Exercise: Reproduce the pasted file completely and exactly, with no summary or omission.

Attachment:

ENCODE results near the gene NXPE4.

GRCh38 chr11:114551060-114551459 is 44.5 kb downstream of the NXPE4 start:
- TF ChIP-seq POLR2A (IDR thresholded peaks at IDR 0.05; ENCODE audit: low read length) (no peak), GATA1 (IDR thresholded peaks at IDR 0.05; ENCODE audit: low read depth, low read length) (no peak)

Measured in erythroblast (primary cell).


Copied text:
ENCODE results near the gene NXPE4.

GRCh38 chr11:114551060-114551459 is 44.5 kb downstream of the NXPE4 start:
- TF ChIP-seq POLR2A (IDR thresholded peaks at IDR 0.05; ENCODE audit: low read length) (no peak), GATA1 (IDR thresholded peaks at IDR 0.05; ENCODE audit: low read depth, low read length) (no peak)

Measured in erythroblast (primary cell).